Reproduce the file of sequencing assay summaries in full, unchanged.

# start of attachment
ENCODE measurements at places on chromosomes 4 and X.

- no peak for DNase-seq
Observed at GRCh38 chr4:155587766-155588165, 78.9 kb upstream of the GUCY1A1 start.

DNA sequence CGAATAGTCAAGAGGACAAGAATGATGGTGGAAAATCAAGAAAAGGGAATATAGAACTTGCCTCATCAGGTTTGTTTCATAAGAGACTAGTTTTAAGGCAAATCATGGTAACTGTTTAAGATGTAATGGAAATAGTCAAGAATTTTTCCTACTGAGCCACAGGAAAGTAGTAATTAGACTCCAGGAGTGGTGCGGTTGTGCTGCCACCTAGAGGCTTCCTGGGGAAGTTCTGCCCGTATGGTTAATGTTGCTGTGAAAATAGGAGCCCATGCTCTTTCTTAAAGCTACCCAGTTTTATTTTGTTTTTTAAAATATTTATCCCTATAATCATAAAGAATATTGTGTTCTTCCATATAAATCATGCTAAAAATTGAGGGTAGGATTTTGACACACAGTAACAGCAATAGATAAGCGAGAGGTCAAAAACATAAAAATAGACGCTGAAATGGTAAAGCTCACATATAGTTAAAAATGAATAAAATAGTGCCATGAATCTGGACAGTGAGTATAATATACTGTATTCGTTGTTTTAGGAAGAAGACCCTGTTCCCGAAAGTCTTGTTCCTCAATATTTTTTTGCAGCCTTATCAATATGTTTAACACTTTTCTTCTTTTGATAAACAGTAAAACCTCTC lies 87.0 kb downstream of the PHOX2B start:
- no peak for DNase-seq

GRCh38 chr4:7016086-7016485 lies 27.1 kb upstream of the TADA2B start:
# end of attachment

ENCODE measurements at places on chromosomes 4 and X.

- no peak for DNase-seq
Observed at GRCh38 chr4:155587766-155588165, 78.9 kb upstream of the GUCY1A1 start.

DNA sequence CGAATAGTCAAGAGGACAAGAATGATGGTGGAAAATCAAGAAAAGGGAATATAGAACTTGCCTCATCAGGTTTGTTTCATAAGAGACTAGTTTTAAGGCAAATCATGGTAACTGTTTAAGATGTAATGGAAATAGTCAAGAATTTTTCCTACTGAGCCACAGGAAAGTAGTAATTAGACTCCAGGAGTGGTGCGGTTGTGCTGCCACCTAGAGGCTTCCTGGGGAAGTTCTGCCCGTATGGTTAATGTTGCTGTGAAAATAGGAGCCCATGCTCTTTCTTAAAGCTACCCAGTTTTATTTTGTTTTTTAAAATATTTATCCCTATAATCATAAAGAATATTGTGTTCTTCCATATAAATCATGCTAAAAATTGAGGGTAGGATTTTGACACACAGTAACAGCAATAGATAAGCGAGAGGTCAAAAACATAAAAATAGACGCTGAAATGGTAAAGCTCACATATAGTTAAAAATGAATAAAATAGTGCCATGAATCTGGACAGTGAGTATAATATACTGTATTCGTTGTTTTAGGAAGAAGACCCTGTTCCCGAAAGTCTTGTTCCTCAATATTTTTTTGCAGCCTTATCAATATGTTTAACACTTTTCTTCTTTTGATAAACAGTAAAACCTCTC lies 87.0 kb downstream of the PHOX2B start:
- no peak for DNase-seq

GRCh38 chr4:7016086-7016485 lies 27.1 kb upstream of the TADA2B start: